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Radiocarbon then enters animals as they consume the plants (figure 2).

So even we humans are radioactive because of trace amounts of radiocarbon in our bodies.

If we know what fraction of the carbon atoms are radioactive, we can also calculate how many radiocarbon atoms are in the lump.

With time, those sand grains fell to the bottom bowl, so the new number represents the carbon-14 atoms left in the mammoth skull when we found it.

The difference in the number of sand grains represents the number of carbon-14 atoms that have decayed back to nitrogen-14 since the mammoth died. The sand grains in the top bowl fall to the bottom bowl to measure the passage of time.

The standard way of expressing the decay rate is called the half-life.5 It’s defined as the time it takes half a given quantity of a radioactive element to decay.

So if we started with 2 million atoms of carbon-14 in our measured quantity of carbon, then the half-life of radiocarbon will be the time it takes for half, or 1 million, of these atoms to decay.

The radiocarbon half-life or decay rate has been determined at 5,730 years.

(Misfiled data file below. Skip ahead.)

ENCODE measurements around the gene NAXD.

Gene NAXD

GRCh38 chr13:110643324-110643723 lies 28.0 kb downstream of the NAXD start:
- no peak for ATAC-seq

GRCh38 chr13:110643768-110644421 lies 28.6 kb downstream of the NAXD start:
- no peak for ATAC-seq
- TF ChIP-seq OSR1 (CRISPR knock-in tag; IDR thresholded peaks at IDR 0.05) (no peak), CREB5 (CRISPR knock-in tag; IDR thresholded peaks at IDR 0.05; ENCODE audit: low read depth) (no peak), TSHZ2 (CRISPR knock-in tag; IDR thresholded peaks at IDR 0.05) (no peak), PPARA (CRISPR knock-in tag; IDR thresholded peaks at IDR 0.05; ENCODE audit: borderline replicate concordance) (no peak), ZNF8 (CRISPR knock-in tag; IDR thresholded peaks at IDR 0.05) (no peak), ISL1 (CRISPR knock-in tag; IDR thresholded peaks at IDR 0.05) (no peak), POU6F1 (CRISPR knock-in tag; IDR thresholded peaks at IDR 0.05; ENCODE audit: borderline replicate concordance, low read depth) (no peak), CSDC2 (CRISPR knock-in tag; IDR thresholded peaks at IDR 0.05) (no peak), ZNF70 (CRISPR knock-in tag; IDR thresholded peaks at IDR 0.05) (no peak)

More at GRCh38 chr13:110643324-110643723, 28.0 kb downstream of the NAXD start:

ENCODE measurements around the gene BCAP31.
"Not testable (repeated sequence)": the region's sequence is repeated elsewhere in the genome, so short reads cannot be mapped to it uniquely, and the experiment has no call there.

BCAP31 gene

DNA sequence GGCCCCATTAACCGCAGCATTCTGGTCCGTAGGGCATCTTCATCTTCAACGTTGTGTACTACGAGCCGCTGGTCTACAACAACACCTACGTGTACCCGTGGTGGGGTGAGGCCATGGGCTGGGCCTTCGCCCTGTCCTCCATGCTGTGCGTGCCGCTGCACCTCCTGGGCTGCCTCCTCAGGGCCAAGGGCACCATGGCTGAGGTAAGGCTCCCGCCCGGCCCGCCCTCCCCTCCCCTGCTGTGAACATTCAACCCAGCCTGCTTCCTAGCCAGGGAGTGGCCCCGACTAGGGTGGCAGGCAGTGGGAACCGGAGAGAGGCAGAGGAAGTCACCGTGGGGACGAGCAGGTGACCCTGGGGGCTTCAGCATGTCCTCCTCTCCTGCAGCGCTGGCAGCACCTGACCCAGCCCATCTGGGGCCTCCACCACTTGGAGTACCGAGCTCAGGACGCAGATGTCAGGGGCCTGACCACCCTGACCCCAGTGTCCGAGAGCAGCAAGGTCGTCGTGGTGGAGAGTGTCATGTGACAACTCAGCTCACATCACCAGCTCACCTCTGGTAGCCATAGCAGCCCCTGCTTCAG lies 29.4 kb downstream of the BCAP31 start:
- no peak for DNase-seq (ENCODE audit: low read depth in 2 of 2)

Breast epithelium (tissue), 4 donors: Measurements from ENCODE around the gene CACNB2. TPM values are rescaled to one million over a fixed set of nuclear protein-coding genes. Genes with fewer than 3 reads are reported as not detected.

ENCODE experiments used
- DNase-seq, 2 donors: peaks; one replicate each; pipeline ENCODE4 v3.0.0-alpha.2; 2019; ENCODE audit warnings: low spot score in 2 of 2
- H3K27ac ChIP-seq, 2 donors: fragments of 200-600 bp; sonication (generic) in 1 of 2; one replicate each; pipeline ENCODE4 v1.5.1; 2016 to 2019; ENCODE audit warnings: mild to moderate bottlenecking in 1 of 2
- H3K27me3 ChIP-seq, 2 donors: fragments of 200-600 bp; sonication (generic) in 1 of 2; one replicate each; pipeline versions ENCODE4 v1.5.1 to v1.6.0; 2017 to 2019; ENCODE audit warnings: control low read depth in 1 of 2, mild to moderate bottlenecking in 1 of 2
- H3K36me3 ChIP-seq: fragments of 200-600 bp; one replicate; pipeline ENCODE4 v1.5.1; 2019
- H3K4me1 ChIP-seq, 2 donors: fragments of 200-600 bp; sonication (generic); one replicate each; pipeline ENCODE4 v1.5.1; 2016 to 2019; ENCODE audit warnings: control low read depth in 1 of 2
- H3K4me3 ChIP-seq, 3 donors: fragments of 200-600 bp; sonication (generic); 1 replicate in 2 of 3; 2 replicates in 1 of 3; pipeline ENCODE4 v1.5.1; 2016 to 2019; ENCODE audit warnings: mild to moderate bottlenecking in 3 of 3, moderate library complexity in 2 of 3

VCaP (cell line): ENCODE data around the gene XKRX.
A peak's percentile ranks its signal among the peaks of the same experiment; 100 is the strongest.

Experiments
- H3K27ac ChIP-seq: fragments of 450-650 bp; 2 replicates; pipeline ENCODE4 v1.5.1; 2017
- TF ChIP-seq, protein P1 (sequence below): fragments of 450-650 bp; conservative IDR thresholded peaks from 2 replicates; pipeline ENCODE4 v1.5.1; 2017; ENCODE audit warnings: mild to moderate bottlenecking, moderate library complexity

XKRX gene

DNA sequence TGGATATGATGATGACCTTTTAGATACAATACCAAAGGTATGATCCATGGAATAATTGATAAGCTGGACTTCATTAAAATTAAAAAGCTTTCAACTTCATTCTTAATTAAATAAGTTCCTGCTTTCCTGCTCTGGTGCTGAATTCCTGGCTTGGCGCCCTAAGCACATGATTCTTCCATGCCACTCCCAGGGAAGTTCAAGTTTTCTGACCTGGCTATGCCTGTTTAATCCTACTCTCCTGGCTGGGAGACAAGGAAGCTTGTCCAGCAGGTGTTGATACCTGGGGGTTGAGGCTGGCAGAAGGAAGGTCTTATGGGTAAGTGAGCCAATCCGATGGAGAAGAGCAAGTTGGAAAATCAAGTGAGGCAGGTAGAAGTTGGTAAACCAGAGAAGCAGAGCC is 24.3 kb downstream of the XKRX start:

Next comes the question of how scientists use this knowledge to date things.

The sand grains that originally filled the top bowl represent the carbon-14 atoms in the living mammoth just before it died.

It’s assumed to be the same number of carbon-14 atoms as in elephants living today.

Half the original quantity of carbon-14 will decay back to the stable element nitrogen-14 after only 5,730 years.

(This 5,730 year period is called the half-life of radiocarbon, figure 5).6 At this decay rate, hardly any carbon-14 atoms will remain after only 57,300 years (or ten half-lives). The decay of radiocarbon follows the exponential decay law, whereby the percentage decrease in the number of parent atoms per unit time is constant.

Although many people think radiocarbon is used to date rocks, it is limited to dating things that contain carbon and were once alive (fossils).

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